Saturday, October 1, 2016

Light in the East, from Cape Hatteras National Seashore

“Light in the East”, Cape Hatteras National Seashore, North Carolina, August 11th, 2016. Rokinon 16mm f/2.0 lens @ f/2.8, 6 x 90 sec at ISO1600 tracked with Vixen Polarie Star Tracker (sky) 2 x 180 sec at ISO1600 untracked (foreground).
Here is the second image from my trip to Cape Hatteras National Seashore for the Perseid meteor shower peak in August. I wanted to capture the glow I noticed in the sky facing east around 4:30 a.m. which was a good 45 minutes before astronomical twilight. At first I thought it was the zodiacal light, but I do not believe it is since the color is not whitish-blue and it is not quite diamond shaped. There is a faint whitish linear feature extending diagonally from the horizon toward the upper right that I suspect is the zodiacal light, but I’m not sure what to make of the light in the center. I wonder if this is just the glow of city lights along the eastern seaboard backscattering in the humid marine boundary layer. It was so humid at this location that I could see car lights driving down the highway a good five minutes before they passed by. In any case, I am pleased that I captured green and red airglow for the first time, attesting to the darkness of the Seashore. It is also cool how red the Orion Nebula looks on the horizon due to atmospheric extinction.

My goal for this photo was to capture un-trailed stars and a low-noise foreground (longer exposure) in a six panel panorama. Getting the foreground panorama and sky panorama to line up turned out to be a frustrating affair and masking to make a smooth transition along the horizon was very difficult due to the exposure differences. I was altogether unsuccessful. After more than five attempts, I decided to live with what I have here despite my dissatisfaction. Perhaps I will revisit this image once I gain more experience with processing these types of composites. For now though, I have a pile of other images waiting to be processed and this one has been holding up the lunch line. Time to move on!

Processing Workflow
(LR) Lightroom, (ICE) Microsoft Image Composite Editor, (PS) Photoshop CC
1. Raw conversion: enable lens profile corrections, remove chromatic aberration
2. Brighten shadows (Blacks +25)
3. Noise reduction (Luminance 15, Color 44)
4. Sharpening (Amount 43).
5. Export individual panels as sRGB 16-bit .tiffs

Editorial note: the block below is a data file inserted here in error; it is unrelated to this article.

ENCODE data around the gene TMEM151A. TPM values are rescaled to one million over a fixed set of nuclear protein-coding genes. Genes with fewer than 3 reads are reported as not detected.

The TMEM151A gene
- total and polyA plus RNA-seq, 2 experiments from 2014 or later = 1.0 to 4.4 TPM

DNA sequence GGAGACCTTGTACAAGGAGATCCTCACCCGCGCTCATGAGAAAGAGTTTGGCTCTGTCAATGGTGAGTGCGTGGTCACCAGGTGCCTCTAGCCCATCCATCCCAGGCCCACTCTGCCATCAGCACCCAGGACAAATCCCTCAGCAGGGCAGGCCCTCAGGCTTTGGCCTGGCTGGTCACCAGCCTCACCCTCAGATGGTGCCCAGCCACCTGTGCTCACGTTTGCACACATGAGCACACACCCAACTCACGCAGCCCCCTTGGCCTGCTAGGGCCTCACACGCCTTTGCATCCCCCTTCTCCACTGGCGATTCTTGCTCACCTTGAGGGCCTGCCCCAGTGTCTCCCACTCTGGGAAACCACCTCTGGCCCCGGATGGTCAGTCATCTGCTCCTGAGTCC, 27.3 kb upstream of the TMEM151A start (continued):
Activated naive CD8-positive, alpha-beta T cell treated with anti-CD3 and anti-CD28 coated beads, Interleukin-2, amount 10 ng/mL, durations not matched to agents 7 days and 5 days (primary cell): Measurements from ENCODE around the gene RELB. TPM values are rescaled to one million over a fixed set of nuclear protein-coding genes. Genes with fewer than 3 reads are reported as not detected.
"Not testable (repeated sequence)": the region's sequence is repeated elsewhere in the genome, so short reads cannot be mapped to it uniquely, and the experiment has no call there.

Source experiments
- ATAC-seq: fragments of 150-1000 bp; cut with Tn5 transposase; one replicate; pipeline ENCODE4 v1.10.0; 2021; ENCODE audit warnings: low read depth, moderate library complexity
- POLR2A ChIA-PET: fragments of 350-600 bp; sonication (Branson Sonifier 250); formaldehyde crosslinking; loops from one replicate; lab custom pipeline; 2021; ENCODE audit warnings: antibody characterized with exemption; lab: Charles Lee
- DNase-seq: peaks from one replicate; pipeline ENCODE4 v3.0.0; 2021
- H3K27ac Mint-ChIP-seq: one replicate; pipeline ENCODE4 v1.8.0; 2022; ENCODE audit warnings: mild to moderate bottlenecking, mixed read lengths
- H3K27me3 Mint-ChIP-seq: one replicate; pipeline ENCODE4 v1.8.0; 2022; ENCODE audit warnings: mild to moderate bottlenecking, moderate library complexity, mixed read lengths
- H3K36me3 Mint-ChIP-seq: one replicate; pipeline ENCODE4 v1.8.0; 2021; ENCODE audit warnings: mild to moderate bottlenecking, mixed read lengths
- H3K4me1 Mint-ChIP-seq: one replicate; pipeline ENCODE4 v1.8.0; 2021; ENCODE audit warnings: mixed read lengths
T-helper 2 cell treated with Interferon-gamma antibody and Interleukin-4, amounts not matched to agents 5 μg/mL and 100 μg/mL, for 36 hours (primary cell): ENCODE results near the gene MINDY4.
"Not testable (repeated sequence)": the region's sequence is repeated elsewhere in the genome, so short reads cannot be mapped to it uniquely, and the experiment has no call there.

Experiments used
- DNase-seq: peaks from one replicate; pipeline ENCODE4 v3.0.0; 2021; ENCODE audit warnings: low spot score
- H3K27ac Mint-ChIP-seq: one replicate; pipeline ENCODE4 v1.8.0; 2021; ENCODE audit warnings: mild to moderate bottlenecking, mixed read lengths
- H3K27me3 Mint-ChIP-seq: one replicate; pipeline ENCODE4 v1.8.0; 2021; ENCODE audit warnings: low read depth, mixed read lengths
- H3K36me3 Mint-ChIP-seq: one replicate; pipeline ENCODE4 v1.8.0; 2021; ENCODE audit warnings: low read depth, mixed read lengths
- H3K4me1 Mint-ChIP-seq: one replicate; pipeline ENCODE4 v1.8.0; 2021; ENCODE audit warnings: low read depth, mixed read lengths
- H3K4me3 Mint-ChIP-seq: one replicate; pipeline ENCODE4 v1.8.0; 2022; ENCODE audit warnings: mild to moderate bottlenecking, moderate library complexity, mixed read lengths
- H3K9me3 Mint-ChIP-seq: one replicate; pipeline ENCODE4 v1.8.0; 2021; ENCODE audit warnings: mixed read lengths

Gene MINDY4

Image Composite Editor:
6. Stitch panels (ICE, stereographic projection)

7. Open sky and foregrounds panos as separate layers (sky on bottom, foreground on top).
8. Create layer mask to select only foreground on foreground layer.
9. Align sky and foreground using warp tool (was a total pain and the result is imperfect).
10. Increase contrast of sky (Brightness/Contrast +21)
11. Increase contrast of sky (Curves)
12. Increase contrast of foreground (Curves)
13. Increase foreground brightness (Exposure +0.32)
14. Save flattened image as .tif
15. Rotate flattened image to level horizon.
16. Save as .tif

17. Noise reduction in foreground using adjustment brush (Noise +71, Sharpness +33)
18. Increase midtone contrast in foreground using adjustment brush (Clarity +20)
19. Increase contrast and darken sky using adjustment brush (Contrast +40, Blacks -20)
20. Final crop to 8 x 10 aspect ratio
21. Resample to 2400 pixels

Dueling Galaxies at Cape Hatteras National Seashore

“Dueling Galaxies”, Cape Hatteras National Seashore, North Carolina, August 11th, 2016. Rokinon 16mm f/2.0 lens at f/2.8, 78 minute exposure (52 x 90 sec) at ISO1600, Vixen Polarie StarTracker.
On the night of the Perseid meteor shower peak, I drove three hours to Cape Hatteras National Seashore to enjoy the view and hopefully capture some meteors on camera. Indeed, I saw an amazing show that night! Fireballs blazed in all directions and I could see even several faint meteors continuously through until dawn, owing to the very dark skies (blue zone and a light pollution map). Despite my efforts, I did not capture any of the brilliant meteors I saw, but I am not disappointed because I spent much of my time just enjoying the show. With that said, here is what I did capture. “Dueling Galaxies” spans a region between the Milky Way and Andromeda Galaxy, not far from the meteor shower radiant. Being so close to the radiant, the meteors I caught were short and they fell along the path of the Milky Way which made them difficult to stand out in the photograph. The image is a composite of the images with meteors on the integrated, 78 minute exposure.

Processing Workflow
1. Initial crop (DynamicCrop).
2. Reduce gradient (DynamicBackgroundExtraction, subtract).
3. Neutralize background (BackgroundNeutralization).
4. Set white balance (ColorCalibration).
5. Reduce background noise (TGVDenoise with inverted luminance mask).
6. Mild non-linear stretch (HistogramTransformation, lower midtone slide by a modest amount).
7. Save as 16-bit tif.
8. Repeat the steps above with the five inividual images with meteors, adjusting thresholds as necessary. I also added chrominance noise reduction (MultiscaleMedianTransform to Chrominance) prior to the non-linear stretch. I ensured the median value of the individual meteor images matched that of the stacked master image.